Extraordinary or Interim Suspensions: adequacy of reasons and sufficiency of pre-existing measures

Even in cases where one might conclude the basis for extraordinary action, e.g., an interim suspension or a like measure, is obvious from the seriousness of criminal charges against a professional, an inquiry or investigation committee may still be required to issue adequate reasons of decision as an aspect of procedural fairness, and thereby demonstrate why extraordinary action is necessary despite any previous measures already operating to protect the public pending any investigation or discipline hearing.

The need for regulatory bodies to carry out demonstrably careful reasoning is illustrated in Aris v. Ontario College of Teachers, 2011 ONSC 1202 (Ont.Sup.Ct.), where a grade one/two teacher was criminally charged, but not yet convicted, of one count of possession of child pornography. He was released on bail with conditions which prohibited him from attending any school or holding a position of trust for a child of less than 14 years. His teaching contract also prohibited him from taking a teaching position with any employer other than his School Board. The Board removed him from classroom work and placed him on paid home assignment. Upon learning of the charge, the college appointed an investigator who was ultimately advised by the London Police Service that the police had identified three videos and over 100 photographs that were “believed to constitute child pornography.” [12] The College’s registrar lodged a complaint, the complaint was referred to the Discipline Committee, and the Executive Committee suspended the teacher’s certificate pending final disposition, without reasons.  As a result of the suspension of the teacher’s certificate, the Board suspended the applicant’s pay, as a school board could not, under Ontario law, appoint an individual whose certificate has been suspended or revoked. [15]

The court confirmed that adequacy of reasons is a matter of procedural fairness, which does not attract any standard of review analysis. [17] In other words, either a process is fair or not; a court will not defer to a regulatory body’s view that a process is fair, if the court decides otherwise. The court also confirmed the standard of review for the decision itself was reasonableness. [18]

Inadequate reasons: Although the College argued the reasons were “obvious,” [23] the interim suspension had a significant impact on the member [26] in terms of both pay [26] and reputation, due to publication of the decision [26]. Fairness required an explanation, [27] and a reviewing court would be left without the ability to scrutinize the decision to ensure it was reasonable. [27] Although the court noted that less is needed to satisfy the requirement for adequate reasons where the order is an interim one, [28] the lack of reasons was procedurally unfair as the record did not show whether and to what extent the Executive Committee considered not only the criminal charge, but evidence to determine if a suspension was required at the time to protect students. [33] Although the College submitted the suspension would serve to protect the public by being on the register, “for example, if the applicant decided to coach a hockey team,” the court noted that while the College has a duty to serve and protect the public interest, “the statute does not confer a mandate to protect the public at large,” and the issue was the likely exposure of students to harm or injury. [35] The decision had to be set aside on the issue of procedural fairness alone.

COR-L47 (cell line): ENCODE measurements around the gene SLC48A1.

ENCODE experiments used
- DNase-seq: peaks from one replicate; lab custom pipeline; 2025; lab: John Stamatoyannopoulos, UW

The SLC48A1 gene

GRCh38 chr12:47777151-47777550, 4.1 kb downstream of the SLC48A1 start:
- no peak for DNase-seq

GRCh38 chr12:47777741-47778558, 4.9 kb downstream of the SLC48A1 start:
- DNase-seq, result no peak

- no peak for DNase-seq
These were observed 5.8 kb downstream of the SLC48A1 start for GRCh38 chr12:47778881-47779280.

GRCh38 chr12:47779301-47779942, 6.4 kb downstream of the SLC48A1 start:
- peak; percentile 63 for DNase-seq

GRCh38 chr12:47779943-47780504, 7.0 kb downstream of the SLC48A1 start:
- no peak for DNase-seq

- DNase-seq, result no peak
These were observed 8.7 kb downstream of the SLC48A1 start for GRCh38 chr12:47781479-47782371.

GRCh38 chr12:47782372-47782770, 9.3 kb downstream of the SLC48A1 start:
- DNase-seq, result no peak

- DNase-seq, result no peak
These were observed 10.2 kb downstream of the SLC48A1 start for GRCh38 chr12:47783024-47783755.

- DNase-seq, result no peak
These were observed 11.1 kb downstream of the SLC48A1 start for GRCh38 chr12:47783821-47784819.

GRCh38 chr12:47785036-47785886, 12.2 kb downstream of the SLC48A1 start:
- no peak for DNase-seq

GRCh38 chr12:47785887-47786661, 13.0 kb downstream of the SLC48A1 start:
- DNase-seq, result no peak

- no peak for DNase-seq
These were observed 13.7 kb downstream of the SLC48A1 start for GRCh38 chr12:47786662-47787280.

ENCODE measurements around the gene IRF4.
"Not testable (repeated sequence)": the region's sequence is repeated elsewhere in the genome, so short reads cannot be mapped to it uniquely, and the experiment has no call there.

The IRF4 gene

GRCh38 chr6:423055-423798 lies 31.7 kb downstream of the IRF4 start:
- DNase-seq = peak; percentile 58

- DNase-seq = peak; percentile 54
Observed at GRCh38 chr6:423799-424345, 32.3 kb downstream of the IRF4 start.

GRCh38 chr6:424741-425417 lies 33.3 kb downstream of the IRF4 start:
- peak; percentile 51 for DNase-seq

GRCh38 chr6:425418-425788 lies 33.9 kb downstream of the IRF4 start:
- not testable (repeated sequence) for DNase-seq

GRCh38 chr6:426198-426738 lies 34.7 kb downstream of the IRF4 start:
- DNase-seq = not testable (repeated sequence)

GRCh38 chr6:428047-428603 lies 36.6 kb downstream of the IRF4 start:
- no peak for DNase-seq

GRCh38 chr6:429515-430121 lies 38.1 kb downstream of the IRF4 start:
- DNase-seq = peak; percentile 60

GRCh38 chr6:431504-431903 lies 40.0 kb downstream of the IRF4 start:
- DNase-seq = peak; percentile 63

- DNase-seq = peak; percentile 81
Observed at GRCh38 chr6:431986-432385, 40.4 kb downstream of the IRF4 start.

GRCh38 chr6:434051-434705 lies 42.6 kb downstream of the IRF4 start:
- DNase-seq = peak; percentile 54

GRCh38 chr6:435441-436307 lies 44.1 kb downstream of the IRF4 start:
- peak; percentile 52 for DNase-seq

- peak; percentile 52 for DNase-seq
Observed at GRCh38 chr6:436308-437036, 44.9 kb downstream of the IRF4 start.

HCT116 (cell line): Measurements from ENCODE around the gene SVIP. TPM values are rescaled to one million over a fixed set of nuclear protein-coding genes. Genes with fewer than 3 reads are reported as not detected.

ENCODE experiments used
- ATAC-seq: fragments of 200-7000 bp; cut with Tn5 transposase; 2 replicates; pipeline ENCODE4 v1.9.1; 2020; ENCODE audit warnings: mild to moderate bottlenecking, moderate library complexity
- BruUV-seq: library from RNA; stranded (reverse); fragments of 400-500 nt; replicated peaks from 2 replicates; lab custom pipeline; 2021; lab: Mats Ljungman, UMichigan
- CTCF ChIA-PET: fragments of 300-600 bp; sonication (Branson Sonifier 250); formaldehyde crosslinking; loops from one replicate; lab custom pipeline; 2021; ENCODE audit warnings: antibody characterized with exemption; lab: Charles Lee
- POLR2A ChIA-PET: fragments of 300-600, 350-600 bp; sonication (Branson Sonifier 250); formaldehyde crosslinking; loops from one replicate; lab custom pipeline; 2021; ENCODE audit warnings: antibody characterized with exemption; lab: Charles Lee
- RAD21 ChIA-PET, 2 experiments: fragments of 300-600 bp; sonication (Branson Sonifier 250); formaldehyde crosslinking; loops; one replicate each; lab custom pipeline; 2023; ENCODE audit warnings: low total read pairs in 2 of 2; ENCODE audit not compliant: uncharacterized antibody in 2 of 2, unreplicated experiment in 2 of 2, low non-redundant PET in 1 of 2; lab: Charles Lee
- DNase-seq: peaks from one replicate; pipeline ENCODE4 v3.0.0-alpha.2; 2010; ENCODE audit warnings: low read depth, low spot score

An unreasonable decision: Furthermore, the Executive Committee was required to make its decision based on “some evidence that is more than speculation.” [38] no evidence met the statutory test of exposure of students to actual or likely harm or injury, not to merely possible harm. [41] “The Board’s action and the bail conditions already addressed and significantly reduced this risk.” [41] The teacher had already been removed from the classroom and school setting. [42] No evidence indicated he had contravened his bail conditions in the previous year. [42] His employment contract also prevented him from working as a teacher with another employer. [42] “In these circumstances, a suspension was not required in order to protect students from likely harm.” [42] Given the evidence before the Executive Committee and the statutory test, which the Executive Committee did not address, given the College’s justifications of protecting the public and large, and its concern for protecting students in the hypothetical situation of the teacher being acquitted, the decision was unreasonable, and the order suspending the teacher’s certificate was set aside.

Aris v. Ontario College of Teachers, 2011 ONSC 1202 (Ont.Sup.Ct.)